Tag Archives: e-commerce

Christmas Preparations

indexThe busy season for those of us who deal with games / toys and other knick-knacks that fit under the tree is coming up.  If you don’t think it’s time to start prepping for the season,you are definitely wrong.  Christmas can be as much as 50% of a business’s sales for the year, certainly for Fortress Geek, we see a significant (like 100-200% increase) in monthly sales volume.

What can you do to make your Christmas Season flow well? Here’s a few suggestions:

  • Advertising banners and on-site, in-season designs should be started immediately.  You want them ready for the Christmas season to put shoppers in the right mood and remind them to purchase what they need now!
  • It’s too late to start shipping Amazon for Toys & Games, but it’s worth considering places like eBay  and other 3rd party sites.  The bump in traffic during this period is definitely worth planning and grabbing at.
  • Get your shipping area ready.  Pick up all the necessary boxes, packing materials and tapes that you will need.   You don’t want to have to slow down / stop shipping just because you forgot to buy paper for the printer.
  • Pre-pack some of your best-selling items to prep for shipping.  If you know you sell 100 copies of the same item, all in single lots, you can pre-pack these to speed up shipping.
  • Make sure to organise multiple pick-ups / shipments as necessary with your courier company
  • If you are hiring extra help, make sure all documentation and processes are already in-place.  If possible, assign people to specific tasks that they can do continuously such that they can get good at that single task (pulling, packing, etc.) without having to learn the rest of your processes.

Do you have any other tips for e-commerce business’s during the upcoming business season?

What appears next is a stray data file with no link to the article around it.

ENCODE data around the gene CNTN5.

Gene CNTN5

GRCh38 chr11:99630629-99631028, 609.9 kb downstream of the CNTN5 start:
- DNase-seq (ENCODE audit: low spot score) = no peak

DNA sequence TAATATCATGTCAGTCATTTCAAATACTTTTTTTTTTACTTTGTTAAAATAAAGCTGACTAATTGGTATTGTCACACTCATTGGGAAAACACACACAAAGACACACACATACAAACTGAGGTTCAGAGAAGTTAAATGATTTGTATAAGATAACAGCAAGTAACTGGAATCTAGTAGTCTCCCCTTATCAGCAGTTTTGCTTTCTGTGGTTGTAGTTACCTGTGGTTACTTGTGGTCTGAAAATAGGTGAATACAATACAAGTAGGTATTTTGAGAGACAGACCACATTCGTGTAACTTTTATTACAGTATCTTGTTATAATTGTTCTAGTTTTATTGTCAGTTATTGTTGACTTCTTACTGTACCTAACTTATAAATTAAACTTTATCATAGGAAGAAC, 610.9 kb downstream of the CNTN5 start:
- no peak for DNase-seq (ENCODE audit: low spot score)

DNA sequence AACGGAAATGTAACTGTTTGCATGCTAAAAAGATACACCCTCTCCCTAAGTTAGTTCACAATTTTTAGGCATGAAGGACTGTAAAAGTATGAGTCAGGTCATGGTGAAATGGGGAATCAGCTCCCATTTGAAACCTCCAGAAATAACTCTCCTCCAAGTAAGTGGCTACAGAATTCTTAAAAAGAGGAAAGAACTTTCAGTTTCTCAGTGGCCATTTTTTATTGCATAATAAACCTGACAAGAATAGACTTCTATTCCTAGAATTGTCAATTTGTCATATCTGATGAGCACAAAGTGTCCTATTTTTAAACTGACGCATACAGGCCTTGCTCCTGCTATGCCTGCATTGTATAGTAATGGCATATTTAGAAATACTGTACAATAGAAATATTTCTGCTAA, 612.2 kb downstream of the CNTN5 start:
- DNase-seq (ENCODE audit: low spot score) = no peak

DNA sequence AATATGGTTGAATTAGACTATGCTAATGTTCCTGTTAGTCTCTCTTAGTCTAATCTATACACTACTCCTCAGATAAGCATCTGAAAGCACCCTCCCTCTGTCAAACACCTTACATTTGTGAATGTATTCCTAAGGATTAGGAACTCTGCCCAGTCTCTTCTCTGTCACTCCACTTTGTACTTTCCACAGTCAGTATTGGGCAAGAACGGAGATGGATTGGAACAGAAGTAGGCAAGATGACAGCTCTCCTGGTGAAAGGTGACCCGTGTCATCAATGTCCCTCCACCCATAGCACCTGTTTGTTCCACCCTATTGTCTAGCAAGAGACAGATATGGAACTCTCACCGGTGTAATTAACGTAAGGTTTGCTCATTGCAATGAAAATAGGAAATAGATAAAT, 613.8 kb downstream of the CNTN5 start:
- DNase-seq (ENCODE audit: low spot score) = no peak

E-Commerce Ain’t Rocket Science

As much as people might wish it to be.  At least with rocket science there’s a lot more science than art to it, a lot less guesswork and a lot more fixed variables.  It might be incredibly difficult but the vast majority of the factors are known.

E-Commerce Isn’t Brick & Mortar Retail

We don’t deal with walk-in customers.  We don’t have to worry about displays or shelving or the appropriate amount of space between racks.  We don’t worry about the butt brush effect or seeming too crowded for customers.

If you are coming for retail, you have a great handle on logistics and inventory and what to order and when.  You have no idea about site design, usability, conversion rates and marketing.

E-Commerce Isn’t a Service Business

I have a friend. He runs a service business doing IT consulting.  He charges hundreds of dollars an hour consulting on IT.   His problems are very different from ours.  He never has to deal with inventory, but time management is important.  He can only ever sell a fixed amount of time unless he hires more staff.  He doesn’t have to worry about uploading products or designing new sites or generating a thousand customers a  month- just 2.   If you run a service business, your experiences are important but they aren’t part of the equation here.

E-Commerce Isn’t Affiliate Marketing

Affiliates create sites, they generate content, they sell space on their sites and eyeballs and clicks.  They are the front-face and the beginning advertising platform.  Developing a strong affiliate business is very different from developing a strong e-commerce business.  You could potentially develop a strong passive income from affiliate marketing.  E-commerce is all about fulfilling that order – because whether you drop-ship or hold inventory yourself, you got to have stock to sell it which means you have to active in managing stock.

Affiliate marketing isn’t e-commerce.  The skills might help, but it isn’t everything.

So What is It?

It’s not rocket science.  It’s not unique skills.  It’s a series of skills that are required, that you need to put together to make the business work.  You can gain those skills from a variety of areas, but learning to put them together requires time and money and if you’re lucky, assistance.